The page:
The #1 cause of water pollution in the Neponset River Watershed is polluted stormwater runoff. This website is a resource to help residents, business owners, property managers, commercial and industrial entities, and municipal employees reduce stormwater pollution. For any questions, please email Suzanna Sullivan, Water Stewardship Manager at the Neponset River Watershed Association, at sullivan@neponset.org

 

Dog waste contains harmful bacteria that can pollute local waterways — and if not picked up can pose a health threat to swimmers, wildlife, and water quality.

  • Picking up after your dog helps prevent disease, protects your local water resources, and keeps the beaches open!
  • Whenever you’re out with your dog, carry a plastic bag to pick up any waste—and dispose of it in a trash can.

It’s a lot of poop!

According to the Environmental Protection Agency (EPA), the average dog produces approximately ¾ pound of waste per day!

The EPA also estimate that two or three days’ worth of droppings from a population of about 100 dogs would contribute enough bacteria to temporarily close a bay and all watershed areas within 20 miles of it to swimming and shell fishing.

Improperly maintained septic systems also impact water quality

Poorly maintained septic systems may leak and release an overload of nutrients and pathogens (bacteria and viruses), which can eventually enter our waterways and create public health problems. Learn more…

And fertilizers can cause problems, too!

Improperly applied fertilizer can easily wash into local waterways through storm drain systems and cause problems in local streams and ponds. Fertilizers cause algae to grow, which can deplete oxygen, hurt aquatic wildlife, and make boating, fishing, and swimming unpleasant. Learn more…

 

The #1 cause of water pollution in the Neponset River Watershed is polluted stormwater runoff.

Polluted stormwater happens when bacteria, chemicals, and trash get washed into storm drains from impervious surfaces, like streets, driveways, parking lots; industrial sites, and construction sites.

After the polluted runoff enters our storm drains, it empties — untreated — into local streams and ponds and affects our drinking water resources, swimming, boating, fishing, wildlife, and fish habitats.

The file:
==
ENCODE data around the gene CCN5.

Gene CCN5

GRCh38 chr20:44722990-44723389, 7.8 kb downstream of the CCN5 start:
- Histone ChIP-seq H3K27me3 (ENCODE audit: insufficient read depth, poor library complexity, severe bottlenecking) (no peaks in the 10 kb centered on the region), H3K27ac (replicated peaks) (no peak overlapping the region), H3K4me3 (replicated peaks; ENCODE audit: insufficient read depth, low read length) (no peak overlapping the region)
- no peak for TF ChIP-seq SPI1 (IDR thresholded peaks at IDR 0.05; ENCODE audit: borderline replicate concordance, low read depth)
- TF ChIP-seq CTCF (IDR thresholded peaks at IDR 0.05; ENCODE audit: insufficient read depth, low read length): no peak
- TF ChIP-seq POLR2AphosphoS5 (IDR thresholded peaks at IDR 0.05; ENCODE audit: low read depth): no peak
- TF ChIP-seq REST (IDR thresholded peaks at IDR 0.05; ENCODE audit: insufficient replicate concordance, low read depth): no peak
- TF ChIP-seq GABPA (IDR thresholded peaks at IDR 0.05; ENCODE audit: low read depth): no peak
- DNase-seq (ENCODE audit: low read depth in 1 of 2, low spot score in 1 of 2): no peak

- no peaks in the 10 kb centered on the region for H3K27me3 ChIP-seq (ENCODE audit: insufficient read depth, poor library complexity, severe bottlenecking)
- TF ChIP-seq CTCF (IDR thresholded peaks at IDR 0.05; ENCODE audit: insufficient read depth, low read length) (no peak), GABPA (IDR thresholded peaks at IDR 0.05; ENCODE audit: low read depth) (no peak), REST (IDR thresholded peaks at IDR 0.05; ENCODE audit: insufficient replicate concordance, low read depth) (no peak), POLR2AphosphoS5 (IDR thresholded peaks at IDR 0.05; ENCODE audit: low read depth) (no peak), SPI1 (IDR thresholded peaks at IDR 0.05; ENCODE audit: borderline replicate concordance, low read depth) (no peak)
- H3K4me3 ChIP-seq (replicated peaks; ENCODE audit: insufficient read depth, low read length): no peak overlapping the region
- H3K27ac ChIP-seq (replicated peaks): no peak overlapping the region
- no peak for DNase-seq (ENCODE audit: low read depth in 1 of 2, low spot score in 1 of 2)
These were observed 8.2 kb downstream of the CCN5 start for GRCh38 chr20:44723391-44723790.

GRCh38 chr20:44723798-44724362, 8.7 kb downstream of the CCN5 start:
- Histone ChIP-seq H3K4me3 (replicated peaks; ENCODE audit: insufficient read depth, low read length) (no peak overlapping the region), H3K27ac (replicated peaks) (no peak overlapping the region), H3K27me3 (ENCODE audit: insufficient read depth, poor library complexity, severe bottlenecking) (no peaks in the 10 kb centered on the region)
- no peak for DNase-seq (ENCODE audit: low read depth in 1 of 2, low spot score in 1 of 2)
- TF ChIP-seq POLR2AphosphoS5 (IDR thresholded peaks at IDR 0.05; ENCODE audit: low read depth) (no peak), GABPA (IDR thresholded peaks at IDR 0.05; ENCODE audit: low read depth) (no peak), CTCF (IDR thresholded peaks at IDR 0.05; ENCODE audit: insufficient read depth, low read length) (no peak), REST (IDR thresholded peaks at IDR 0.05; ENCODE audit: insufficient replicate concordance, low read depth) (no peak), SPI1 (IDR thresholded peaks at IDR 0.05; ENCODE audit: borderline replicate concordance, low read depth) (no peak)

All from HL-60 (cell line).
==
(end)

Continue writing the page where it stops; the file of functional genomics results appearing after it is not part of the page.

The Neponset Stormwater Partnership (NSP) is a regional cooperation and resource-sharing program in the Neponset Watershed that was formed to help reduce the water quality problems caused by polluted stormwater runoff.

NSP partners include the towns of Avon, Canton, Dedham, Foxborough, Medfield, Milton, Norwood, Quincy, Randolph, Sharon, Stoughton, Walpole, and Westwood, along with the Metropolitan Area Planning Council (MAPC).

Learn more about polluted stormwater.

Read below to learn how you can help to reduce stormwater pollution in your community.

Residents

Make simple changes around your home. Limit lawn chemical use and always pick up after your dog!

Businesses

Maintain the area around your property and follow guidelines to reduce contaminants.

Construction

Protect your business and your clients by installing construction site stormwater best management practices.

Industry

Take steps to reduce or eliminate the cause of polluted runoff to minimize the risk of costly clean-ups.

Report a Problem. Ask a Question.

Seen dumping in a storm drain? Spotted pollution in a waterway? Have a stormwater question?

Email us at stormwater@neponset.org, or give us a call at 781-575-0354 x 300. If we can’t solve the problem or answer the question on the spot, we will relay it to the appropriate agency for further action.

The NSP is Managed by NepRWA

The Neponset Stormwater Partnership is managed by the Neponset River Watershed Association (NepRWA), a non-profit grass-roots organization founded in 1967, with a mission to protect and restore the natural resources of the Neponset River, its tributaries, and surrounding watershed lands for the benefit of present and future generations.

You can learn more about NepRWA and the programs they manage at neponset.org

For more information about the NSP, contact NepRWA Managing Director for Community Resilience, Kerry Snyder, snyder@neponset.org (781) 575-0354 x300